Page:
The cost of bad credit.

No credit score or a poor credit score—both can cost you a lot of money.

What makes bad credit cost so much?

The short answer is the interest rates. Since credit is effectively a measure of how trustworthy you are as a borrower, the interest rates for people with no credit or bad credit are typically higher. Lenders use higher interest rates as a way to protect themselves from the risk when the people they lend to have a history of late payments. Having no credit—or a low credit score—means that you’ll likely pay more in interest when you need to borrow.

Where do you pay more?

With bad or no credit, you’ll see higher rates when borrowing and inflated prices in your payment plans.

Inflated prices
You’ll pay more on these items and services with no credit score or a poor credit score because of high interest rates.

  • Auto loans at interest rates over 25%
  • Car insurance premiums that are doubled
  • Big ticket items, if bought through rent-to-own stores that typically quadruple market value

Mortgage rates
You’ll pay more with poor credit or no credit at all. In order to qualify, you need a strong credit score. And to get the best rates, you’ll need a prime score.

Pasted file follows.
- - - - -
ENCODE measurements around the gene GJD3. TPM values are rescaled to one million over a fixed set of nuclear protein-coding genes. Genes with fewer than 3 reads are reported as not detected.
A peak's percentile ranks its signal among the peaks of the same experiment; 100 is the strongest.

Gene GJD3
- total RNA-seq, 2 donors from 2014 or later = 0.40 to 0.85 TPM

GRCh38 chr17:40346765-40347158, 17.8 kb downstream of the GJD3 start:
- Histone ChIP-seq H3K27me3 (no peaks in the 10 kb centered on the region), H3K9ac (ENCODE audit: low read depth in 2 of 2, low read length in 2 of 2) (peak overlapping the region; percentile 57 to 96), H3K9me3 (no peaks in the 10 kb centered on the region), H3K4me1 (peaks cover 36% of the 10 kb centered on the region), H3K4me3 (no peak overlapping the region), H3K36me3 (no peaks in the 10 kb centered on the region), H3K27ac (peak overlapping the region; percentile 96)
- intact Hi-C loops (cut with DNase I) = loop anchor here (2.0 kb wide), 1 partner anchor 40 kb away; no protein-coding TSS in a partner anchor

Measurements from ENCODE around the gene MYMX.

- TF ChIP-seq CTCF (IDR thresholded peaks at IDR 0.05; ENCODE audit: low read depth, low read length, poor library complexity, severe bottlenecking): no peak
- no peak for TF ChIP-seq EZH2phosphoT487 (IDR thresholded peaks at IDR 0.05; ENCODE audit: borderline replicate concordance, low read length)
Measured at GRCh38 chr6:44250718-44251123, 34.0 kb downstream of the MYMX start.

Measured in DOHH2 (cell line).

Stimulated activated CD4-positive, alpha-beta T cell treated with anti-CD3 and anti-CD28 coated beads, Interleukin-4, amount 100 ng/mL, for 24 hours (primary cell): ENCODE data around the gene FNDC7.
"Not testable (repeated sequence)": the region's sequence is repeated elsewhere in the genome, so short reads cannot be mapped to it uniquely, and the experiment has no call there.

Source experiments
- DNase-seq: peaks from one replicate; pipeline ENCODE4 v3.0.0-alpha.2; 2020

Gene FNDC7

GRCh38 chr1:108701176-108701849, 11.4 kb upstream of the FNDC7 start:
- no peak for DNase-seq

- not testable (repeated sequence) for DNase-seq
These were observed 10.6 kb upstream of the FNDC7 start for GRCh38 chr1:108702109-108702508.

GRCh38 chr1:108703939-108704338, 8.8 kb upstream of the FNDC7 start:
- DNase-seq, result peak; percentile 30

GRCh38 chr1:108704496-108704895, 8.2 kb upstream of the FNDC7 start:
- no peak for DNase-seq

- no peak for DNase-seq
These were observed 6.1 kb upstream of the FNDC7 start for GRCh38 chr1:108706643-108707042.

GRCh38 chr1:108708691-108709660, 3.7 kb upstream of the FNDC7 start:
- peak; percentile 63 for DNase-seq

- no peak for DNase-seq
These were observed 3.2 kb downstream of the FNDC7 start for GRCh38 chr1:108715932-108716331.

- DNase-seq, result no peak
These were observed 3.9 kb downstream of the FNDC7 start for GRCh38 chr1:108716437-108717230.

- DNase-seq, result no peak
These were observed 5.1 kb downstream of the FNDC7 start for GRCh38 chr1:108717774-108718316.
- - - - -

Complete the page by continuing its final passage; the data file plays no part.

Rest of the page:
Without a good credit score and access to credit cards, people often have to turn to high-priced payday and auto title lenders. These companies often charge predatory rates at 400% to 1,000% interest.

Who ends up paying more?

Poor credit impacts over a third of American people. And poor credit doesn’t discriminate—it affects all backgrounds. However, it’s low-wage workers and people of color who are impacted the most. When they’re in need, often the only choice is to borrow from predatory lenders. And people with poor credit get the worst rates and terms available.

But we are here to help. No matter where you are today, we help people get the knowledge and tools you need to build and sustain a strong credit score—and reap the benefits that come along with it.